Toronto’s cannabis community had the chance to speak directly to council yesterday at an open forum organized by councillor Jim Karygiannis.
Karygiannis said the meeting at city hall was an opportunity for those currently in the industry to give their opinion on regulation after the city pushed back a scheduled Jun. 27 hearing to later in the fall.
Karygiannis’s invitations to the mayor and the city’s 43 other councillors were turned down, leaving speakers to voice their concerns to the lone city representative who has previously come forward in support of the businesses.
Cannabis Friendly Business Association director Abi Roach presented a document on behalf of the group calling for cannabis to be regulated like liquor, not tobacco, and suggested that cannabis lounges should be allowed in addition to dispensaries.
“Though we strongly recommend dispensaries as a fantastic avenue of distribution both socially and economically they should not be the only option available to the public,” Roach’s report read. “Our lounges have proved for almost 15 years to be responsible, socially caring environments to their customers and communities.”
Roach said, only by permitting lounges can the City of Toronto solve the issue of public consumption and street distribution of cannabis, issues that will only increase with legalization.
“Other jurisdictions which have already undergone these changes have all reversed their consumption ban decision and have allowed for cannabis consumption facilities and single serve distribution,” the report read, pointing to areas like Spain, Uruguay, the Netherlands and the US.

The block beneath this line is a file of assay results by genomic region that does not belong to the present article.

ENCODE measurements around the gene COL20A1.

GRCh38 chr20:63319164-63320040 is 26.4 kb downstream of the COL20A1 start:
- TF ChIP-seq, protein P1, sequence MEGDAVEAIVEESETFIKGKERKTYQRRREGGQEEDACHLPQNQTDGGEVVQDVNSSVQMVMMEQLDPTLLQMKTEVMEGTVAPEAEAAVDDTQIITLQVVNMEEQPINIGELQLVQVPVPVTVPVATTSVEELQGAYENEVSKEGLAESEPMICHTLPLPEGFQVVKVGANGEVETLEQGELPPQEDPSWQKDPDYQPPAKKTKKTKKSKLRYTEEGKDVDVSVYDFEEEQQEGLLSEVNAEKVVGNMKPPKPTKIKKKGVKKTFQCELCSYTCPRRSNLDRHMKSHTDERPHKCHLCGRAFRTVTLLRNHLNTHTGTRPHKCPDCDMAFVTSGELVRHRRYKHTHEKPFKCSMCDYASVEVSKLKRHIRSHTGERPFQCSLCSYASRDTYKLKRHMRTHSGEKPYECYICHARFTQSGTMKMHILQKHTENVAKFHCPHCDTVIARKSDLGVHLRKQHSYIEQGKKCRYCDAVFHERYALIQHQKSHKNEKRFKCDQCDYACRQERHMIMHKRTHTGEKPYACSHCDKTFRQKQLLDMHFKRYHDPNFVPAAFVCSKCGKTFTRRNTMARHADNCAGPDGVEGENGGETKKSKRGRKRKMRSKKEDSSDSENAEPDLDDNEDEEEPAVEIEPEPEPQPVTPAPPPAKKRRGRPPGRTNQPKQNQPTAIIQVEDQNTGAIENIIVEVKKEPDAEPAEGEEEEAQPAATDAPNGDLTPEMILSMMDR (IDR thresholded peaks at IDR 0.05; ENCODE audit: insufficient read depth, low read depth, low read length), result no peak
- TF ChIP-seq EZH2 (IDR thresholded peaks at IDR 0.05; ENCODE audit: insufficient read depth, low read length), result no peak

The CFBA brought forward a list of recommendations for legal cannabis lounges, including mandatory air filtration systems, proper labelling and regular health inspections.
Cannabis Growers of Canada executive director Ian Dawkins said cannabis lounges are a reasonable proposition for Toronto and they’re just as capable of following similar rules put in place for bars and restaurants.
“Numerous other cities around the world have cannabis ‘coffee shops’ or ‘vapour lounges’ that operate in a socially responsible manner, and we see no reason Canada’s cities can’t be the same way,” Dawkins said, pointing to a training program for bud tenders, similar to certification needed by bar servers.
Karygiannis said his expectations for the meeting were met, with the community getting a chance to speak and offering him the opportunity to learn more about the industry. The councillor also said statements and documents will be recorded and available to other members of city council.
“My colleagues will have a chance to see what was said and done and hopefully when we come back in October maybe we’ll have more education,” he said. “The message I like to give to the community is to get active and make sure that your councillors know your thoughts and your desires.”
Karygiannis said he hopes that when council meets later in the fall to create regulations for the industry they will reflect those thoughts and desires of the community.
“The people that are working for the dispensaries and the people that use dispensaries are grossly misunderstood,” he said. “An education needs to happen to educate the general public that look, the person that goes into this dispensary is your next door neighbour.”
The city’s municipal licensing and standards committee will table a report from staff on cannabis regulation at its meeting in October.